Are you protected against Ukrainian Rusalky this year?

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“Rusałki” by Witold Pruszkowski (1877) and a detail from “The Scream” by Edvard Munch (1893)

Rusalky and the Green Holidays

Rusalky, the beautiful and, at times, dangerous Ukrainian water nymphs, are most active during the Green Holidays. The Green Holidays (Zeleni Sviata / Зелені Свята, in Ukrainian) take place around Pentecost time. This is a captivating old Ukrainian tradition filled with many customs and rituals. One of the customs is to decorate your home with freshly gathered field flowers and herbs. Hence, the name of the holidays.

Ukrainian folklore depicts rusalky as both alluring and dangerous water spirits with the power to harm those who cross them. If you are concerned about encountering a rusalka or want to protect yourself from her, there are a few steps you may follow.

In case they do exist…

Avoidance:

One of the simplest ways to protect yourself from a rusalka is to avoid rivers, ponds and so on. Particularly it is relevant during the summer solstice when they are most active. If you must be near a body of water, be cautious of your surroundings. Do not approach any alluring figures or walk towards strange voices you may hear.

Respect rusalky:

If you do find yourself near a body of water where rusalky may reside, it’s important to show them respect. Make them an offering of food, drink, or flowers. You may leave them on the river bank. Also, avoid any actions that may be seen as disrespectful to rusalky.

Amulets and Charms:

They say that some amulets and charms can protect against the harmful effects of rusalky. These may include carrying a piece of silver or a twig of wormwood. Both are potent protection against their evil powers.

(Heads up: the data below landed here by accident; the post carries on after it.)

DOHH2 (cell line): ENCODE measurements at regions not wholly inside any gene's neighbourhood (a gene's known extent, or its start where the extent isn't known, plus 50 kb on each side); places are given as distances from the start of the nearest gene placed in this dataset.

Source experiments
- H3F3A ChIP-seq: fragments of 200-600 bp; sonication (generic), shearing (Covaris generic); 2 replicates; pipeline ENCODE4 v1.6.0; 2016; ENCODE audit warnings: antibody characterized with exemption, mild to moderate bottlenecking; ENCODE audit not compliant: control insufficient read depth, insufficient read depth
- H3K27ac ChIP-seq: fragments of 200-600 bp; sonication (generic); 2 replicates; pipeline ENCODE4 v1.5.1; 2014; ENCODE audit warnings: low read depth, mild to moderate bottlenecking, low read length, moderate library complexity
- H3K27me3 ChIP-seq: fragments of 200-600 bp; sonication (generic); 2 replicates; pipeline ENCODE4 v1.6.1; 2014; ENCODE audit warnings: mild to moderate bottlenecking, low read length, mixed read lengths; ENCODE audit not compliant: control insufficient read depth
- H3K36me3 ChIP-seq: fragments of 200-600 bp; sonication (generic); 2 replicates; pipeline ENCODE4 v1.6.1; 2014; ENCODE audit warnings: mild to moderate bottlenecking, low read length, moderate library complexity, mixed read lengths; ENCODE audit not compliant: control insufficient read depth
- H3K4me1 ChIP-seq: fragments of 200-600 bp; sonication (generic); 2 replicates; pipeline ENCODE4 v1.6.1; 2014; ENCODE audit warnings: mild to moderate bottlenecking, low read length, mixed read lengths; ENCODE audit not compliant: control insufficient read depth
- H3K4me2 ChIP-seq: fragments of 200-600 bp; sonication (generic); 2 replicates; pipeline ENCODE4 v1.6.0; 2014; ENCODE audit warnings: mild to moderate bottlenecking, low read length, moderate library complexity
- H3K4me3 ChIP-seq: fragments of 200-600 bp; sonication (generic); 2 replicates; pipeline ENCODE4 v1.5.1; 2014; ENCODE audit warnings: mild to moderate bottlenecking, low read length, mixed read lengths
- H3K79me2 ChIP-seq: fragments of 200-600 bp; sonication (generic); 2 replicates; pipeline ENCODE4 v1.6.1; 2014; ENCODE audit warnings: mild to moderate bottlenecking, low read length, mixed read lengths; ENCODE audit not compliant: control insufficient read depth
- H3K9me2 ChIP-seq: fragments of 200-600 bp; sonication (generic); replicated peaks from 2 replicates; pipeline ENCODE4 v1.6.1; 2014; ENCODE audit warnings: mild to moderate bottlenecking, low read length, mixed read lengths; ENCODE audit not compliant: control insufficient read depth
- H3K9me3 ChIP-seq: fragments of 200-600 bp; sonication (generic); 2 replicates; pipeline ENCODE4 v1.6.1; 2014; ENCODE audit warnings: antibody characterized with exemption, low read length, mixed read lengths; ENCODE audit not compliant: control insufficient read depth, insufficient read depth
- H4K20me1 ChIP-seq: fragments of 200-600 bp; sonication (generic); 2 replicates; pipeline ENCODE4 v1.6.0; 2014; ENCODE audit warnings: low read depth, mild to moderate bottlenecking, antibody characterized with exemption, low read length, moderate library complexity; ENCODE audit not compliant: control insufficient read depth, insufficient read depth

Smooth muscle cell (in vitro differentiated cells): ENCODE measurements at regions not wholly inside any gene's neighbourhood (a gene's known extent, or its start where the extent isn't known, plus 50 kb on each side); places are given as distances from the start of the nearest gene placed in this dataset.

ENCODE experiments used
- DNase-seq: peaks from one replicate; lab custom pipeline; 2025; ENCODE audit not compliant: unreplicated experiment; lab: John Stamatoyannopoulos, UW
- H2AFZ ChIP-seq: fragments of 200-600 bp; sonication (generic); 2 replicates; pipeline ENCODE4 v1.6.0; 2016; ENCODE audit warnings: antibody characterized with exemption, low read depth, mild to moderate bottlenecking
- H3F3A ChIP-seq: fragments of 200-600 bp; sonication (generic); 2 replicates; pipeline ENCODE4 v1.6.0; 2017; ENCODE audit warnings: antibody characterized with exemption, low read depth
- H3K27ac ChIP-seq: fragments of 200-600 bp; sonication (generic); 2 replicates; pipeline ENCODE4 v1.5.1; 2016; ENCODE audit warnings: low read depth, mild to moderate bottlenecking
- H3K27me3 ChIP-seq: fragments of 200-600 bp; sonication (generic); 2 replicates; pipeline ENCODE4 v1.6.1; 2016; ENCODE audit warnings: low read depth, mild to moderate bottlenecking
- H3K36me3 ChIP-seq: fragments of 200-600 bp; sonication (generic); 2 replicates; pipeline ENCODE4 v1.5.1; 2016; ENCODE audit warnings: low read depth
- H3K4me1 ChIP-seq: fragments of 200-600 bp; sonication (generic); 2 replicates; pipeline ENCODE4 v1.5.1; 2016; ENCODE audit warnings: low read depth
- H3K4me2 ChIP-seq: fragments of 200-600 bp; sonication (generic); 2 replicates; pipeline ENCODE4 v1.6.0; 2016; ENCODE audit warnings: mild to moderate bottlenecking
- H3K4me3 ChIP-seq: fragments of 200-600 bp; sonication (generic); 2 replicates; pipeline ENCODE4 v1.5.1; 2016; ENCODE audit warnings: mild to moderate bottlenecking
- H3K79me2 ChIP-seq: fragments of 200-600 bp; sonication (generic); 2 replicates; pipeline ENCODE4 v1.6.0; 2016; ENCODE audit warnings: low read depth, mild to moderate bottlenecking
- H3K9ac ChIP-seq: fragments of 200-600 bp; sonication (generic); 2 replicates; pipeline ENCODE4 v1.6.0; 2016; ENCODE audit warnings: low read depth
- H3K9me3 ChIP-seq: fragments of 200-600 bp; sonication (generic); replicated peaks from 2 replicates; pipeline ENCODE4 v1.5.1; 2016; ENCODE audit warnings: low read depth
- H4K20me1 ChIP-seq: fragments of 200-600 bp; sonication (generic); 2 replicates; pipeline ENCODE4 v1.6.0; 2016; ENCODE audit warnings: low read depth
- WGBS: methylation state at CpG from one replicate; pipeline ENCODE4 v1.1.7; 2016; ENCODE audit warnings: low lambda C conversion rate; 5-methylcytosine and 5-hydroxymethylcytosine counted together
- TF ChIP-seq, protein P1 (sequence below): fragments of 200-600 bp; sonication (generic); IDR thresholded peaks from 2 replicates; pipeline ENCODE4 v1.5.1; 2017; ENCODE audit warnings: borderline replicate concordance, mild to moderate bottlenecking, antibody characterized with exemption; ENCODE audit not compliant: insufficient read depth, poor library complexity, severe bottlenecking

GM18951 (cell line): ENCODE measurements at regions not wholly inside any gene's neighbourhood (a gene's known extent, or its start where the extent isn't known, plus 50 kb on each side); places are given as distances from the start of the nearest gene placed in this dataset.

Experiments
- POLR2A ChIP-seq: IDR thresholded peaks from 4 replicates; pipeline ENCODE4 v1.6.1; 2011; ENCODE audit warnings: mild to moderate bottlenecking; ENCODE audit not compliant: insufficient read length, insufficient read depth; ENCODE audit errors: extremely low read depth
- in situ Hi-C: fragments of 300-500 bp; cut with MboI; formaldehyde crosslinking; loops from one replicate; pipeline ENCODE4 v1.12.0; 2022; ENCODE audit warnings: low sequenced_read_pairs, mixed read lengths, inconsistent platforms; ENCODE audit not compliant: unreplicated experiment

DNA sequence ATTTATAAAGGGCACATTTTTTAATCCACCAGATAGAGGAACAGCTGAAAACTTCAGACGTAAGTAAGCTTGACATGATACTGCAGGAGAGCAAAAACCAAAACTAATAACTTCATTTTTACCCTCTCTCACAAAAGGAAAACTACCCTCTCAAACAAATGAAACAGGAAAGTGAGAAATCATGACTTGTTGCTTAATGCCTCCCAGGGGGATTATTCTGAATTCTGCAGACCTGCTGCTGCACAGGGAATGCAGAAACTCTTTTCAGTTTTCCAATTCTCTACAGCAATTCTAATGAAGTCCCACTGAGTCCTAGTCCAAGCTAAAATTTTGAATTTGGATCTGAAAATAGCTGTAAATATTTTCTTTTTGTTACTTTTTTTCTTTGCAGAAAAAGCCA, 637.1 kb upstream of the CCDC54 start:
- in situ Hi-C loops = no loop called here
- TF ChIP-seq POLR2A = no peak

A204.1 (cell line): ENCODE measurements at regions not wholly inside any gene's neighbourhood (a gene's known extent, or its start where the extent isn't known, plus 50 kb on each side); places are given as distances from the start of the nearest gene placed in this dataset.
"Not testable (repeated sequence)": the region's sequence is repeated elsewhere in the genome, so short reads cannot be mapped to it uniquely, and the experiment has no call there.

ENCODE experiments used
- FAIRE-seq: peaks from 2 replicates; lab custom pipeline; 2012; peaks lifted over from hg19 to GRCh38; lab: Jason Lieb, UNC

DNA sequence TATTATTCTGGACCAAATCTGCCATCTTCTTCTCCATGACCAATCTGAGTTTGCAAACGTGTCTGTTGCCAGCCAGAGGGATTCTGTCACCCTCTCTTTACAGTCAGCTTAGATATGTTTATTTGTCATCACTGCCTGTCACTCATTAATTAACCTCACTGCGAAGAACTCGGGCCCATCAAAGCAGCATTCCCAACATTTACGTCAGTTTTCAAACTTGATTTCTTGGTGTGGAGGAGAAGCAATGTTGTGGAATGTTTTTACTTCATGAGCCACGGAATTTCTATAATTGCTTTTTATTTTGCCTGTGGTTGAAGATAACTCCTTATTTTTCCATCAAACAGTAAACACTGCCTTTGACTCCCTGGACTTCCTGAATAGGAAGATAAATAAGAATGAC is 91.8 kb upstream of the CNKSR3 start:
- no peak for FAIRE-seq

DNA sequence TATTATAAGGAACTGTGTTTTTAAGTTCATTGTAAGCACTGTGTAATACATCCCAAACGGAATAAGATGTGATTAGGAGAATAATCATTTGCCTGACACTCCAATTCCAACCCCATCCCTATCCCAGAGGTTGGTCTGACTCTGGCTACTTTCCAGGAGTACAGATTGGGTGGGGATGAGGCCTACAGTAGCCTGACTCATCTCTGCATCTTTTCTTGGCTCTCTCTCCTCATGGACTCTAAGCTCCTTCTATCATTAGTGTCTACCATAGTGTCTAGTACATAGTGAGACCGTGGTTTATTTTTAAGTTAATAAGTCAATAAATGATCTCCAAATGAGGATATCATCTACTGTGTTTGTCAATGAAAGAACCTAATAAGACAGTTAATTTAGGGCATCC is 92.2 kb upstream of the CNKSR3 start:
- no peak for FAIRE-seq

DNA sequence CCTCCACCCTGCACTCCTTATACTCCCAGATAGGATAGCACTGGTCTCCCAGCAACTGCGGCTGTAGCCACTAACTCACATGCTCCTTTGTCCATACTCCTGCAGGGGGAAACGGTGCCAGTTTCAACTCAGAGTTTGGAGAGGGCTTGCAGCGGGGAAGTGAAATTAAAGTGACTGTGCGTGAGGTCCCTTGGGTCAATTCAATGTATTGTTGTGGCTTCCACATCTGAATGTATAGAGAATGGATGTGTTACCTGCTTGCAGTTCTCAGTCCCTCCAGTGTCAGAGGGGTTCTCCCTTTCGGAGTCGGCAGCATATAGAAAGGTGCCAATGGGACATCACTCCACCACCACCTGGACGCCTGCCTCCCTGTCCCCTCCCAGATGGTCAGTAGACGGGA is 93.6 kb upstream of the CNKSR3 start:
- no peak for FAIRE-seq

Prayer and Blessings:

If you are concerned about encountering a rusalka or believe that you may have already been harmed by one, you might choose to seek the guidance and protection of a religious figure. In Ukrainian tradition, a priest’s prayers and blessings are often used to protect against malevolent spirits and other supernatural forces.

Know the right answer:

They say rusalky entertain themselves by asking passer-bys some riddles. Knowing the right answer to the riddle is a matter of life or death.

When ambushing a young woman, the rusalka asks her, ‘Wormwood or parsley?’

If the latter replies, ‘Wormwood!’ the rusalka will run away with the words, ‘Begone you!’

In the case of men [rusalka will say]: ‘Begone you! You are not mine!’

In reply to a word, ‘Parsley!’ the rusalka says: ‘You are my darling!’ and then tickles [her or him to death].

A Collection of Ukrainian Spells by Petro Yefymenko (page 169).

Further Reading

At Sova Books, we published several books which mention Rusalky to a greater or lesser degree. These are:

A Collection of Ukrainian Spells (Petro Yefymenko) contains four spells you can use to ward off ruralky.

In Notes on Ukrainian Demonology (Vasyl Myloradovych) a whole chapter is about these Ukrainian demonological creatures.

And finally, The Witches of Kyiv and Other Gothic Tales (Orest Somov). This collection of short stories includes “Rusalka”, an emotional story of a betrayal, broken heart and grief. Here, Orest Somov relies on numerous Ukrainian beliefs about rusalky to build a “believable” character of the water nymph.